Consequently, it has been found that although the products formed in accordance with the Hogendobler disclosure are greatly improved over those which do not utilize reinforcing strands, they are still insufficiently strong to withstand rough handling and usage without making the mat so thick that the weight increase negates the original reason for using the reinforcing strands. In other words, since the randomyarn and straight yarns are not separated, the tear resistance strength, at least in some directions of tearing force application, is significantly reduced.
The wet process has been developed over the past few years in order to be able to produce fiberglass mat at a far more rapid rate than is available using the dry process. Initially, the process was developed to produce a product having only chopped fibers and bonding agent. Consequently, there was no significant tear strength in any direction for any suitable product. In many areas of the world, such as Europe, such mat is quite satisfactory for being transformed into roofing. Since construction proceeeds at a more leisurely pace in those areas, the handling of roofing materials is far more gentle and not so much strength is needed in the product. In this country, however, roofing must be produced at about three times the rate as it is produced in Europe and the resulting products must be strong enough to withstand the rough handling required by speed in application.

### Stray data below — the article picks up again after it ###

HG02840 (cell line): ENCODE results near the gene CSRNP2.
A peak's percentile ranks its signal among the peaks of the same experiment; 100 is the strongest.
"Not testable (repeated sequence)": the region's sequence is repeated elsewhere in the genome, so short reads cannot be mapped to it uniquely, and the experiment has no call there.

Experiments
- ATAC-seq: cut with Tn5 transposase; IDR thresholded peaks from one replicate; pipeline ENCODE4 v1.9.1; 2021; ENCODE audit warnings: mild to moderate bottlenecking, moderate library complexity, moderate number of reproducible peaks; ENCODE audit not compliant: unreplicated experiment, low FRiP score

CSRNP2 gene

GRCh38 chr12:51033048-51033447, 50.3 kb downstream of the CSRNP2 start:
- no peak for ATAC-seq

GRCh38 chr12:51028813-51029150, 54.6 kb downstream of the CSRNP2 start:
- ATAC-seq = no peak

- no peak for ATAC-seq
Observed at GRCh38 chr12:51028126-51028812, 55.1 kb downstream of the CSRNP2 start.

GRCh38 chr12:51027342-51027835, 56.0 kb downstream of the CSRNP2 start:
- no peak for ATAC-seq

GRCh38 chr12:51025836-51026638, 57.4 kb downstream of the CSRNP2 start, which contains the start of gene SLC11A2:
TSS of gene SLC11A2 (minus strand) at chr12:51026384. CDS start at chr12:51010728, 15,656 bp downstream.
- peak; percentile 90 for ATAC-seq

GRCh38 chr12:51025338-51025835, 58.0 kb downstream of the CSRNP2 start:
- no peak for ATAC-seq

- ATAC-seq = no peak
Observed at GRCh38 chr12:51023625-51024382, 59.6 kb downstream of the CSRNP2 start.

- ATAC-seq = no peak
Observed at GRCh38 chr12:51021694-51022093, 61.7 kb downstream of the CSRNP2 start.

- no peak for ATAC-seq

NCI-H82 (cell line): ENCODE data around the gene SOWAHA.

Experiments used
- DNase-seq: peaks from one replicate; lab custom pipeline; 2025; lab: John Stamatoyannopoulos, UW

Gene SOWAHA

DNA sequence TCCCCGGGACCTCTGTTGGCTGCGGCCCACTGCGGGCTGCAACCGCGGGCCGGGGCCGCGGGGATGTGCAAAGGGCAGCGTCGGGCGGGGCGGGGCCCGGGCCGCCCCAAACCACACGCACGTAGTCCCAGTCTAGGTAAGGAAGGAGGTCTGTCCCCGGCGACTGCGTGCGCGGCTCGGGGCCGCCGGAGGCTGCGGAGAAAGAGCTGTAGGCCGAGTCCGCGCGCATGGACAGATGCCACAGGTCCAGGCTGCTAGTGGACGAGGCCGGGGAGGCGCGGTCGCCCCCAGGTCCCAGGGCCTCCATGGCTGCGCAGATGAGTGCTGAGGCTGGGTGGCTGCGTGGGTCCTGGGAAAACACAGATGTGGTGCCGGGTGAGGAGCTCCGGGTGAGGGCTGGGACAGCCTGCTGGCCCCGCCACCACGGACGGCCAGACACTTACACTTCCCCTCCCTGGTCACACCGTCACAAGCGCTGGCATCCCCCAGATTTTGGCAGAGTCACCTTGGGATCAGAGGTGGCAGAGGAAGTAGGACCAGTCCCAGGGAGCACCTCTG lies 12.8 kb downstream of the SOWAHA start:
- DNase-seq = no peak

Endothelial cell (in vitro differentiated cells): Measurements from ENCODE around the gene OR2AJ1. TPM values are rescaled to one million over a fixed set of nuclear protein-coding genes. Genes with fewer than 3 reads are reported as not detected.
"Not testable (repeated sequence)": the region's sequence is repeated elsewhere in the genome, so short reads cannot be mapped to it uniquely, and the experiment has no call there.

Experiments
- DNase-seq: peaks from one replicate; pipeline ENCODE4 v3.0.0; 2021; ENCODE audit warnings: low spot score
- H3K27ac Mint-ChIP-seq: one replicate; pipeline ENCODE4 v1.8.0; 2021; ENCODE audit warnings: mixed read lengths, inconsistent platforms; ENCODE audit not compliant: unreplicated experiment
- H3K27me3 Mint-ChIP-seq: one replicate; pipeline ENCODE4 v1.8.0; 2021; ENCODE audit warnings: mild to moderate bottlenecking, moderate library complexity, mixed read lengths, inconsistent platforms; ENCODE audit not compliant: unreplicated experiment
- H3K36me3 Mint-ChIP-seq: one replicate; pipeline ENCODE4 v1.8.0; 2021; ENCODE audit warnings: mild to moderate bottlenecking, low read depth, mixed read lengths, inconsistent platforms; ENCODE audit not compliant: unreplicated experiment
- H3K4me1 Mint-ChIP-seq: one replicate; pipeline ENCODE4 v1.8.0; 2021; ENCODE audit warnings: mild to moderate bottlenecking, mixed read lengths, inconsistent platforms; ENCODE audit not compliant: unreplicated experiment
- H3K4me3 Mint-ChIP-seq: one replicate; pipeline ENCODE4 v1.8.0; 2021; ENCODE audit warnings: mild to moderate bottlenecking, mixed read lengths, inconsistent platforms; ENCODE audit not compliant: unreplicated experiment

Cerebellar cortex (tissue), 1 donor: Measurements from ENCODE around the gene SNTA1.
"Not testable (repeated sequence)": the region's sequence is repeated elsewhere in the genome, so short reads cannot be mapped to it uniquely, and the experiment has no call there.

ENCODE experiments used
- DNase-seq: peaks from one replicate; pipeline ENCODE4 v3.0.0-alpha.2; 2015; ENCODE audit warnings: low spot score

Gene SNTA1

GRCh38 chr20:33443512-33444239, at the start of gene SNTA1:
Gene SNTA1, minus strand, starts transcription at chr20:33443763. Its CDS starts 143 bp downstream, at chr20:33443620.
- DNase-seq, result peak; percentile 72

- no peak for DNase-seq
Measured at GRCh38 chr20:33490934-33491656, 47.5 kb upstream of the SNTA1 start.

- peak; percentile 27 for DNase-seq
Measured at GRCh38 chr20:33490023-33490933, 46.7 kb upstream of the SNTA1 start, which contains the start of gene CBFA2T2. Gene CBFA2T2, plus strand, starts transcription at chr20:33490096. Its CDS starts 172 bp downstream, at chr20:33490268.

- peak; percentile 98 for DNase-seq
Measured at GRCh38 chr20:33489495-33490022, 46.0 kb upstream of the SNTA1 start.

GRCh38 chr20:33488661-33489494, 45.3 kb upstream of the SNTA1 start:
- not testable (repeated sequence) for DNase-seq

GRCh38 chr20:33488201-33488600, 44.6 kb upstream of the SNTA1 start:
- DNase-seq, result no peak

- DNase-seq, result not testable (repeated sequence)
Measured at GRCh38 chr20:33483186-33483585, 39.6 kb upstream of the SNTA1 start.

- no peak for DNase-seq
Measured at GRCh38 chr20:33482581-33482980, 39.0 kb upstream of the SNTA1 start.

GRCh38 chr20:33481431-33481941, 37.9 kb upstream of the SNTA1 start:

Consequently, it has become very desirable to be able to produce a fiberglass mat by the wet process having strength which at least meets and preferably exceeds that available through the dry process, such as taught by Hogendobler, et al.